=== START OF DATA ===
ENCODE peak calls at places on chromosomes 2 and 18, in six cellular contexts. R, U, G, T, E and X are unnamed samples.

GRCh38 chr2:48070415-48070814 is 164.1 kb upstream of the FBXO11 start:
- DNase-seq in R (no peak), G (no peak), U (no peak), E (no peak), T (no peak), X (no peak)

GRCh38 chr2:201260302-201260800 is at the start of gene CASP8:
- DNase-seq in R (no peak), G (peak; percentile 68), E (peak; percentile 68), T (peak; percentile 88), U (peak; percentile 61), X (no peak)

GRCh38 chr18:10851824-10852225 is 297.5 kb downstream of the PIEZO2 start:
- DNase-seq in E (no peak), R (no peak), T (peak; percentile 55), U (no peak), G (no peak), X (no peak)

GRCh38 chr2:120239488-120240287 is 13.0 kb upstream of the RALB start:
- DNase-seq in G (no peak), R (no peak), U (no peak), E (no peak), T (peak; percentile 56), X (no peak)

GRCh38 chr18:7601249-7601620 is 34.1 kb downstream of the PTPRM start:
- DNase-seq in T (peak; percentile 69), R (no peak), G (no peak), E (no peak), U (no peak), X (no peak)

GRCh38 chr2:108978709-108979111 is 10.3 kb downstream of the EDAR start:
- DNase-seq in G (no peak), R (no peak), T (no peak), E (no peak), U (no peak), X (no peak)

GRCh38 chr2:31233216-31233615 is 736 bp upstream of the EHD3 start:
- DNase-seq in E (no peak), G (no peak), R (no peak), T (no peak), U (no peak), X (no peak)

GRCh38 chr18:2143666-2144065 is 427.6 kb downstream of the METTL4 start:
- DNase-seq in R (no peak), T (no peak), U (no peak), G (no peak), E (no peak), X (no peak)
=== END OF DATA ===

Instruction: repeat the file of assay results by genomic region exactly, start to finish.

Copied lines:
ENCODE peak calls at places on chromosomes 2 and 18, in six cellular contexts. R, U, G, T, E and X are unnamed samples.

GRCh38 chr2:48070415-48070814 is 164.1 kb upstream of the FBXO11 start:
- DNase-seq in R (no peak), G (no peak), U (no peak), E (no peak), T (no peak), X (no peak)

GRCh38 chr2:201260302-201260800 is at the start of gene CASP8:
- DNase-seq in R (no peak), G (peak; percentile 68), E (peak; percentile 68), T (peak; percentile 88), U (peak; percentile 61), X (no peak)

GRCh38 chr18:10851824-10852225 is 297.5 kb downstream of the PIEZO2 start:
- DNase-seq in E (no peak), R (no peak), T (peak; percentile 55), U (no peak), G (no peak), X (no peak)

GRCh38 chr2:120239488-120240287 is 13.0 kb upstream of the RALB start:
- DNase-seq in G (no peak), R (no peak), U (no peak), E (no peak), T (peak; percentile 56), X (no peak)

GRCh38 chr18:7601249-7601620 is 34.1 kb downstream of the PTPRM start:
- DNase-seq in T (peak; percentile 69), R (no peak), G (no peak), E (no peak), U (no peak), X (no peak)

GRCh38 chr2:108978709-108979111 is 10.3 kb downstream of the EDAR start:
- DNase-seq in G (no peak), R (no peak), T (no peak), E (no peak), U (no peak), X (no peak)

GRCh38 chr2:31233216-31233615 is 736 bp upstream of the EHD3 start:
- DNase-seq in E (no peak), G (no peak), R (no peak), T (no peak), U (no peak), X (no peak)

GRCh38 chr18:2143666-2144065 is 427.6 kb downstream of the METTL4 start:
- DNase-seq in R (no peak), T (no peak), U (no peak), G (no peak), E (no peak), X (no peak)